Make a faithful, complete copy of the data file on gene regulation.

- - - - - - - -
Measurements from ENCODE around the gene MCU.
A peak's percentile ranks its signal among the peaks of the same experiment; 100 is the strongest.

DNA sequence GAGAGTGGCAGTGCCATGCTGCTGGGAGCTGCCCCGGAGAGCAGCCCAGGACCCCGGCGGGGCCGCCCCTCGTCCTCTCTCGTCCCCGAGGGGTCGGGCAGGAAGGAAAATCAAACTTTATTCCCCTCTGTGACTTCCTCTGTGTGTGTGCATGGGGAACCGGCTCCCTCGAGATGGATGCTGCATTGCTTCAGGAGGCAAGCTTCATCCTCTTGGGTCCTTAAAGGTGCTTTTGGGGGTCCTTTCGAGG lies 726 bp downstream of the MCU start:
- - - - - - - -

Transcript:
Measurements from ENCODE around the gene MCU.
A peak's percentile ranks its signal among the peaks of the same experiment; 100 is the strongest.

DNA sequence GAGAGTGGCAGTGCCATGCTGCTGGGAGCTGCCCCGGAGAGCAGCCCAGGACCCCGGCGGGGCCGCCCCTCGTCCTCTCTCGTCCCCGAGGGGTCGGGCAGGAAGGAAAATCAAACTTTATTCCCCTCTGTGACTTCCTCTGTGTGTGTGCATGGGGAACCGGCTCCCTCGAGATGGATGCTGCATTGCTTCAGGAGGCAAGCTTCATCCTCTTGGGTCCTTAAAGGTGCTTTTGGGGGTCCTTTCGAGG lies 726 bp downstream of the MCU start: